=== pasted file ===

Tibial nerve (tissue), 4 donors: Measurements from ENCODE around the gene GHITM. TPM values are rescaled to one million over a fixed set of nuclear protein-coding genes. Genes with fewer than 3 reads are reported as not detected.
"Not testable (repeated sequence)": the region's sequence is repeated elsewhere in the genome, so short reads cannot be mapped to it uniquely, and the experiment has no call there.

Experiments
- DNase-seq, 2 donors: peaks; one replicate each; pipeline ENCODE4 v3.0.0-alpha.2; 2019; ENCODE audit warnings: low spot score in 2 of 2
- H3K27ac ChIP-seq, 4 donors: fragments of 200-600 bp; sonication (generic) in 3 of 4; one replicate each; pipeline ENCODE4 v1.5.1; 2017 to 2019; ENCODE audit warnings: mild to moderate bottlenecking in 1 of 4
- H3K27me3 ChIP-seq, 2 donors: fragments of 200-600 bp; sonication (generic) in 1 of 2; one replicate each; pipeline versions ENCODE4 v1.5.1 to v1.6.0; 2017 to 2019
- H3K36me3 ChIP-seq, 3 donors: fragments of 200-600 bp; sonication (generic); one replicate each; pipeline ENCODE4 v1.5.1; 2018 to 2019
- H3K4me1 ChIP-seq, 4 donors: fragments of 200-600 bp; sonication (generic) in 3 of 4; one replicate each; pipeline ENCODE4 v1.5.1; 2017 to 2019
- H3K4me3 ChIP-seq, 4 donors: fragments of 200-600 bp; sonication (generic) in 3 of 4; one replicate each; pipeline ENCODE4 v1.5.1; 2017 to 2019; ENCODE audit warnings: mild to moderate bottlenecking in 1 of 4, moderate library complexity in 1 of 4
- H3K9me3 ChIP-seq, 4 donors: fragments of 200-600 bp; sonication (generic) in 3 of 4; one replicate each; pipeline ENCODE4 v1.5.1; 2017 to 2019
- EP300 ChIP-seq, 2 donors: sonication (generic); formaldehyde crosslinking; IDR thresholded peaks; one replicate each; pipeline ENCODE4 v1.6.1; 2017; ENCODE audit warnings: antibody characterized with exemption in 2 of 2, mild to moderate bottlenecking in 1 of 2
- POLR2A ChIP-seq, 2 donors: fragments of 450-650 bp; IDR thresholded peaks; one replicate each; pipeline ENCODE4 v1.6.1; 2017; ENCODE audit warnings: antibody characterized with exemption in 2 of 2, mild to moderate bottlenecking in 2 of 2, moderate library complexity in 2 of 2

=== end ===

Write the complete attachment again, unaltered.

Tibial nerve (tissue), 4 donors: Measurements from ENCODE around the gene GHITM. TPM values are rescaled to one million over a fixed set of nuclear protein-coding genes. Genes with fewer than 3 reads are reported as not detected.
"Not testable (repeated sequence)": the region's sequence is repeated elsewhere in the genome, so short reads cannot be mapped to it uniquely, and the experiment has no call there.

Experiments
- DNase-seq, 2 donors: peaks; one replicate each; pipeline ENCODE4 v3.0.0-alpha.2; 2019; ENCODE audit warnings: low spot score in 2 of 2
- H3K27ac ChIP-seq, 4 donors: fragments of 200-600 bp; sonication (generic) in 3 of 4; one replicate each; pipeline ENCODE4 v1.5.1; 2017 to 2019; ENCODE audit warnings: mild to moderate bottlenecking in 1 of 4
- H3K27me3 ChIP-seq, 2 donors: fragments of 200-600 bp; sonication (generic) in 1 of 2; one replicate each; pipeline versions ENCODE4 v1.5.1 to v1.6.0; 2017 to 2019
- H3K36me3 ChIP-seq, 3 donors: fragments of 200-600 bp; sonication (generic); one replicate each; pipeline ENCODE4 v1.5.1; 2018 to 2019
- H3K4me1 ChIP-seq, 4 donors: fragments of 200-600 bp; sonication (generic) in 3 of 4; one replicate each; pipeline ENCODE4 v1.5.1; 2017 to 2019
- H3K4me3 ChIP-seq, 4 donors: fragments of 200-600 bp; sonication (generic) in 3 of 4; one replicate each; pipeline ENCODE4 v1.5.1; 2017 to 2019; ENCODE audit warnings: mild to moderate bottlenecking in 1 of 4, moderate library complexity in 1 of 4
- H3K9me3 ChIP-seq, 4 donors: fragments of 200-600 bp; sonication (generic) in 3 of 4; one replicate each; pipeline ENCODE4 v1.5.1; 2017 to 2019
- EP300 ChIP-seq, 2 donors: sonication (generic); formaldehyde crosslinking; IDR thresholded peaks; one replicate each; pipeline ENCODE4 v1.6.1; 2017; ENCODE audit warnings: antibody characterized with exemption in 2 of 2, mild to moderate bottlenecking in 1 of 2
- POLR2A ChIP-seq, 2 donors: fragments of 450-650 bp; IDR thresholded peaks; one replicate each; pipeline ENCODE4 v1.6.1; 2017; ENCODE audit warnings: antibody characterized with exemption in 2 of 2, mild to moderate bottlenecking in 2 of 2, moderate library complexity in 2 of 2